Plan, implement, and troubleshoot cluster upgrades
Many people view the ability to perform rolling upgrades as one of the main advantages of deploying Exchange Server clusters. However, if you're used to working with Exchange 2000 Server, you should be aware that changes in Exchange Server 2003 add some complexity to the procedures for upgrading Exchange 2000 clusters to Exchange 2003, upgrading Exchange 2003 clusters to Exchange 2003 Service Pack 1 (SP1) or later, or applying hotfixes that change the build number of the exsetdata.dll file. Understanding these changes, what sort of planning you should perform before the upgrade, the upgrade process itself, and a few troubleshooting ideas will send you well on your way to success. (This article requires a basic understanding of Microsoft clustering technology and how a clustered Exchange deployment differs from a standalone deployment. The sidebar "Rolling Upgrades" addresses a few of these points.)
Changes to Note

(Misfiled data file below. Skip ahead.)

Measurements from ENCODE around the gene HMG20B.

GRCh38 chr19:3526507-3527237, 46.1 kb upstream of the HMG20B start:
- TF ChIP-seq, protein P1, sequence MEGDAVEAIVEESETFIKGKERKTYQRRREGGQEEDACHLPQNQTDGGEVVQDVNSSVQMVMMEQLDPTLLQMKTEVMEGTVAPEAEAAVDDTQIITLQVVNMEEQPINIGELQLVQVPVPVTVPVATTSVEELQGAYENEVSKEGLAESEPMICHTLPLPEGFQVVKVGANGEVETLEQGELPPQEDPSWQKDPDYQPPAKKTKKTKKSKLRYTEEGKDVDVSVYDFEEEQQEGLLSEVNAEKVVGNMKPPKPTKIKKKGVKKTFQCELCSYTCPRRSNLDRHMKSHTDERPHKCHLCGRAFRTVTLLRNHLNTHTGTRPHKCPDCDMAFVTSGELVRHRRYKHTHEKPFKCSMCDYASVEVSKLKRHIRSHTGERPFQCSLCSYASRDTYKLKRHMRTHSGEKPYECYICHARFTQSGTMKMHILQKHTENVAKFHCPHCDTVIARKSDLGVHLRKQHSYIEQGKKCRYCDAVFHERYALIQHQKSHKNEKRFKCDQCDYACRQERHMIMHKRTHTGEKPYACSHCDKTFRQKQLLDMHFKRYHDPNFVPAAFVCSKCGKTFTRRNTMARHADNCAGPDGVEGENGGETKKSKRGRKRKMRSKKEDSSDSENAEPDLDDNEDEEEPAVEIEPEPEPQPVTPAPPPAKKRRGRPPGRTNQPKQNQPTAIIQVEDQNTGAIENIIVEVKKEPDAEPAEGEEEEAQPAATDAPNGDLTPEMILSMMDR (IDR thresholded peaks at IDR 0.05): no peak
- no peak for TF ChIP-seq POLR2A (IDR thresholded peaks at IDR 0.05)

Microsoft made some changes to the rolling upgrade model with the release of Exchange 2003 and Exchange 2003 SP1. When you upgrade Exchange 2000, you only need to upgrade the binaries on each node. Upgrading Exchange 2003 to SP1 or later requires an additional task. After you've applied the upgrade to one node, you must use Cluster Administrator to take your Exchange Virtual Server (EVS) offline, move the EVS to the newly upgraded node, then right-click the System Attendant resource and select Upgrade Exchange Virtual Server. This process updates the metadata associated with the EVS in Active Directory (AD) to reflect the new Exchange version.
When you're running an Exchange cluster with more than one EVS, upgrade only one EVS at a time. This guideline applies to both active/active and active/passive clusters. The upgrade procedure uses a global variable (g_csCachedXSes) that can be modified by only one upgrade session at a time. The Microsoft article "Setup Stops Responding When You Upgrade Multiple Exchange Server Virtual Servers at the Same Time" (http://support.microsoft.com/?kbid=822582) describes what can happen if you try to run EVS upgrades in parallel.
Before you upgrade to Exchange 2003 SP1, certain elements need to be in place. (Most of the following requirements also apply to nonclustered Exchange servers.)